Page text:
I realized that I often fall into the habit of counting the days until my R&R and wishing I were somewhere else, but in my defense most of that is because I feel trapped in an ivory tower of the worst kind. I feel completely cut off from the place where we live — it’s bizarre how radically different everything is inside our walls and outside. Because of security concerns (which are legitimate, if I suspect that sometimes the security folks go a little overboard in the interest of keeping us safe I can certainly understand why they do) we’re forced to live in a completely unnatural environment. We’re surrounded by concrete and brick and razor wire and guns — how can we really even say we’ve lived here when the most “local color” I’ve experienced in nearly five months is when the cafeteria brought in a local band one night? It’s very surreal when I really start to think about it that my life bears absolutely no resemblance to that of anyone who lives within hundreds of miles of me, and yet I’m plopped down right smack in the middle of their city. Maybe that’s why I’ve been dreaming of gardening and working the land — the largest patch of “land” here is the strip of grass in front of the embassy and I’m totally cut off from anything resembling real life. I won’t continue to rant, but I think I’m on to something here.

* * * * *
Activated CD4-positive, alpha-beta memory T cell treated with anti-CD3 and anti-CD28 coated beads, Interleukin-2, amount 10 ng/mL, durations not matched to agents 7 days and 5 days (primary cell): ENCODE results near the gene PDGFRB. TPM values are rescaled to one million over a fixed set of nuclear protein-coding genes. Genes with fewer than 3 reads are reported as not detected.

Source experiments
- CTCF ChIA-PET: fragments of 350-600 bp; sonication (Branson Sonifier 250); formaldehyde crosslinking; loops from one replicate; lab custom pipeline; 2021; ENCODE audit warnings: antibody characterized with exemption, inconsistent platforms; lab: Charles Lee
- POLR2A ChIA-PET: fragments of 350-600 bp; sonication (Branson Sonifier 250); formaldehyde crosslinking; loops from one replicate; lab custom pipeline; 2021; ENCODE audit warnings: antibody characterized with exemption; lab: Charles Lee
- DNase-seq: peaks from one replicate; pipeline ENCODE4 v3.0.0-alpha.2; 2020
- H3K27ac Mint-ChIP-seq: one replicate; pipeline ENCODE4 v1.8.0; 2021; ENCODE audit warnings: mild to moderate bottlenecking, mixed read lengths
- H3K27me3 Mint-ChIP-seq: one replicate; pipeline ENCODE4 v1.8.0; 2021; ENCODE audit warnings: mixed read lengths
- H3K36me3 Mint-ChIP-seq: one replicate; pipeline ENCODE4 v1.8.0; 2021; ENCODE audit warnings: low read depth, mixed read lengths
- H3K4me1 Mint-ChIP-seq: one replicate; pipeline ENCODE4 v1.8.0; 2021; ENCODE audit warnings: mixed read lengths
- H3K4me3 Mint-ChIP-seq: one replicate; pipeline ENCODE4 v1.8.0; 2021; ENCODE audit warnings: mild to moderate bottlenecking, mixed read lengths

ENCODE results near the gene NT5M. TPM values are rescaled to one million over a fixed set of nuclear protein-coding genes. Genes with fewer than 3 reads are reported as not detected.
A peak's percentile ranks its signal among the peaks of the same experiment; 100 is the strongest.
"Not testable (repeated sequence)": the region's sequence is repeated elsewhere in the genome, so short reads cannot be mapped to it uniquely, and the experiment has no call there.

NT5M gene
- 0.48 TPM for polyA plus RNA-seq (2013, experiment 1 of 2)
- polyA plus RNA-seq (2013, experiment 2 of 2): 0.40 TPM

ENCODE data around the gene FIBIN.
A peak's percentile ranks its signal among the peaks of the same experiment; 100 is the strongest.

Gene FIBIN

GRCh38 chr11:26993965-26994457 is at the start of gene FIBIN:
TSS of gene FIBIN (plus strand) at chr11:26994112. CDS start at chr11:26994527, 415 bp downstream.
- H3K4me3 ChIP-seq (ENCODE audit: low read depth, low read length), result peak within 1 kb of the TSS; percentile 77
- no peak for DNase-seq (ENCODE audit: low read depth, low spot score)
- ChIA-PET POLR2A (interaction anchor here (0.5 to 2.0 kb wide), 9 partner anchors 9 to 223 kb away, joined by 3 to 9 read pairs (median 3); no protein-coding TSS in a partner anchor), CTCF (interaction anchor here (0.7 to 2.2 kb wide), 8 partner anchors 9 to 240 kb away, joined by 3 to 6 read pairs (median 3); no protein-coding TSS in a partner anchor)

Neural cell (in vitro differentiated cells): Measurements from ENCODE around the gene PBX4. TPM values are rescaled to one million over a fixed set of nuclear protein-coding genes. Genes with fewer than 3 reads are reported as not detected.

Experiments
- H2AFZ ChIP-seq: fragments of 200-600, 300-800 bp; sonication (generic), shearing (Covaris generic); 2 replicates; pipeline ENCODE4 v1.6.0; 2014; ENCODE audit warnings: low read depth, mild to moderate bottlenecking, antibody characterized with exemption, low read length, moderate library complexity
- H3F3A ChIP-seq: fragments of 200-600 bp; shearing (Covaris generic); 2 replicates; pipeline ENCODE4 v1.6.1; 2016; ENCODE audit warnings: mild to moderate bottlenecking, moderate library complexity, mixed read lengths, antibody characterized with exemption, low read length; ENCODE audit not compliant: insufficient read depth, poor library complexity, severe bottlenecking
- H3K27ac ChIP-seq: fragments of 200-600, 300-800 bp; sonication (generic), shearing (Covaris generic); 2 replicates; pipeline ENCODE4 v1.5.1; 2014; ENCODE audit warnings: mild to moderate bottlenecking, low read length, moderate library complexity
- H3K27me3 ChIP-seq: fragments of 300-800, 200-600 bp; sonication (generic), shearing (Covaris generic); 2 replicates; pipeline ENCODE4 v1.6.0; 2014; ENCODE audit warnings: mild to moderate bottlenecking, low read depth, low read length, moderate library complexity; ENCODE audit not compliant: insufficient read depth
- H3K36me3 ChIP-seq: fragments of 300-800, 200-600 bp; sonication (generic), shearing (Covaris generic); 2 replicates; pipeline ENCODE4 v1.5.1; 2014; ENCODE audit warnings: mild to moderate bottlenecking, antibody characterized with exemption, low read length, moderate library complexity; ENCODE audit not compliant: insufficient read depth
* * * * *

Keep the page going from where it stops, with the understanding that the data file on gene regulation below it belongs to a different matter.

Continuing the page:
Next Page »